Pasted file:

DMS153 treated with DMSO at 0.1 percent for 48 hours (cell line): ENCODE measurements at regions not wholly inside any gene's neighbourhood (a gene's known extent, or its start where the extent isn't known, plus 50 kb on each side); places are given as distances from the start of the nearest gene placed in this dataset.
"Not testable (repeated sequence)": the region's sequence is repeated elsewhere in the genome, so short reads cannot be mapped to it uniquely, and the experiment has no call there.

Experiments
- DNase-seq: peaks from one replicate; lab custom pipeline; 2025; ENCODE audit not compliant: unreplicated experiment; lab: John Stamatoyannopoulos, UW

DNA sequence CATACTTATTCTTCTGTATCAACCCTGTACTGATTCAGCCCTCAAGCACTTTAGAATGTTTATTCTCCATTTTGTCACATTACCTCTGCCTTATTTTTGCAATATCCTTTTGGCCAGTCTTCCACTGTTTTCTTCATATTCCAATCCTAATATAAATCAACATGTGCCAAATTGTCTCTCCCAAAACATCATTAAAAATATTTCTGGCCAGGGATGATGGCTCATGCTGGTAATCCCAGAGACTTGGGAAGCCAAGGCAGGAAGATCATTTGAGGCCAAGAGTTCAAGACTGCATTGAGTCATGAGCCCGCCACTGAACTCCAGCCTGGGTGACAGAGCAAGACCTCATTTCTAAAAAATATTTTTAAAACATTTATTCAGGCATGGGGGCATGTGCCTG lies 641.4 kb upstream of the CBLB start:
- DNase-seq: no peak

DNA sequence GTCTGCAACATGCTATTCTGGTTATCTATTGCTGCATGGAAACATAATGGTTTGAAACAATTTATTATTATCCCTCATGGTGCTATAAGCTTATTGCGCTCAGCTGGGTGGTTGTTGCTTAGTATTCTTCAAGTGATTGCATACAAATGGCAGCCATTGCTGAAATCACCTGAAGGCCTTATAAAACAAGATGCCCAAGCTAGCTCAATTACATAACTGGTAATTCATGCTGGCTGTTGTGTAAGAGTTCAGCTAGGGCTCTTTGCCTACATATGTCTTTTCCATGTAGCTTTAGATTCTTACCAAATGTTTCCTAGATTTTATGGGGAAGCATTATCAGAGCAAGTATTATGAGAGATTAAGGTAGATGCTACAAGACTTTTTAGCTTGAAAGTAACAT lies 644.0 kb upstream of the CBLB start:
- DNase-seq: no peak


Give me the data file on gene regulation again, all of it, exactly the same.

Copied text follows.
DMS153 treated with DMSO at 0.1 percent for 48 hours (cell line): ENCODE measurements at regions not wholly inside any gene's neighbourhood (a gene's known extent, or its start where the extent isn't known, plus 50 kb on each side); places are given as distances from the start of the nearest gene placed in this dataset.
"Not testable (repeated sequence)": the region's sequence is repeated elsewhere in the genome, so short reads cannot be mapped to it uniquely, and the experiment has no call there.

Experiments
- DNase-seq: peaks from one replicate; lab custom pipeline; 2025; ENCODE audit not compliant: unreplicated experiment; lab: John Stamatoyannopoulos, UW

DNA sequence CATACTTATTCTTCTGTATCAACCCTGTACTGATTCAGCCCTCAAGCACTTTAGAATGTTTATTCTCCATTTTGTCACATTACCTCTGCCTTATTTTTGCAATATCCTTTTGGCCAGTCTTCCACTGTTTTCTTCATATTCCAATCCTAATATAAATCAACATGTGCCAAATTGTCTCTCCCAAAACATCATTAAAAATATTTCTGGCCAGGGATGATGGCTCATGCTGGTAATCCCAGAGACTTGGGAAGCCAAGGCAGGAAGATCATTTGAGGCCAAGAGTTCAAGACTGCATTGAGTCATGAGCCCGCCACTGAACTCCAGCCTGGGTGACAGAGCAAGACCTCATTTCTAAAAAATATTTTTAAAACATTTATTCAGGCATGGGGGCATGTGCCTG lies 641.4 kb upstream of the CBLB start:
- DNase-seq: no peak

DNA sequence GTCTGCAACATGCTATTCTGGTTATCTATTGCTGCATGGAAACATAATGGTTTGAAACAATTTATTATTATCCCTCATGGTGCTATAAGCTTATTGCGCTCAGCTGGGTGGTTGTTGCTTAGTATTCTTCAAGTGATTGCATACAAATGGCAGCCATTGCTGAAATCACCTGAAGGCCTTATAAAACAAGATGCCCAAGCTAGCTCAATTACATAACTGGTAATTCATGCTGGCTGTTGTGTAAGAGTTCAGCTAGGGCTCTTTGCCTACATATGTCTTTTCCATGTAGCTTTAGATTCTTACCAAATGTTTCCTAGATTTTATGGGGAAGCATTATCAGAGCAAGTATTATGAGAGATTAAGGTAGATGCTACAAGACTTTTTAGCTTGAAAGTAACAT lies 644.0 kb upstream of the CBLB start:
- DNase-seq: no peak